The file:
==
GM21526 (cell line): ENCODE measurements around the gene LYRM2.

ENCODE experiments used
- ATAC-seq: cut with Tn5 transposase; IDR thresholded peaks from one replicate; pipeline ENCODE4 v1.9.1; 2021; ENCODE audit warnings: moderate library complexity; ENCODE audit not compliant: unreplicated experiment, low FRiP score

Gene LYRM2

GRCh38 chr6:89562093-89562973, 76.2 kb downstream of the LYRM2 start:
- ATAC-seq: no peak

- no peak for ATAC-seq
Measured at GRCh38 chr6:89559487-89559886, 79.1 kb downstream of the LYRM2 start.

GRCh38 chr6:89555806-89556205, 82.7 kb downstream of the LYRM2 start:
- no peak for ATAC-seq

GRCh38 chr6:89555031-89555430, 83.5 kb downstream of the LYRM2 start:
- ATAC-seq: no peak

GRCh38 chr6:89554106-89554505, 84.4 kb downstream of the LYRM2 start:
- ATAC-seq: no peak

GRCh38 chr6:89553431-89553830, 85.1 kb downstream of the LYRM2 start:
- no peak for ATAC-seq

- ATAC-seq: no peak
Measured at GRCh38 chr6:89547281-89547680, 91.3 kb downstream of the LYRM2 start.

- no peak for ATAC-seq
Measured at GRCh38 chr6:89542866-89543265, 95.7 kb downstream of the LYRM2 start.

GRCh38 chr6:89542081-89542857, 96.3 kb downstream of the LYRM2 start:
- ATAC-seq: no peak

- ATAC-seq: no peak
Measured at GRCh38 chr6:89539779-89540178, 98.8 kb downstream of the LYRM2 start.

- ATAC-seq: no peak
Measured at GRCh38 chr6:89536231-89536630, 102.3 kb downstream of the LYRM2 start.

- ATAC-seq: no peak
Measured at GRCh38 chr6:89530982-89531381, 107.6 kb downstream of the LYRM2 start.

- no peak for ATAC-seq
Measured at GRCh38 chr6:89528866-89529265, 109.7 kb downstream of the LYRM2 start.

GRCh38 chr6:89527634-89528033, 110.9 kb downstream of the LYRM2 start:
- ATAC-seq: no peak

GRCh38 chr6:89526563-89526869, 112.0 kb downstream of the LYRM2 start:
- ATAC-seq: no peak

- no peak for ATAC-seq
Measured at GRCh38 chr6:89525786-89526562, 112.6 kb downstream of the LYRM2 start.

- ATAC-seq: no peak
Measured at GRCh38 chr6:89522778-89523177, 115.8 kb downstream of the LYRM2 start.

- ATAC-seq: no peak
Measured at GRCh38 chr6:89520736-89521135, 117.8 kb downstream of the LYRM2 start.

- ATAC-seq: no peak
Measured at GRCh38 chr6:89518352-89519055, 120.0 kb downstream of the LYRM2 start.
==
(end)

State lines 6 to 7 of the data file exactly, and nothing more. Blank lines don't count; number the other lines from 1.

- ATAC-seq: no peak

- no peak for ATAC-seq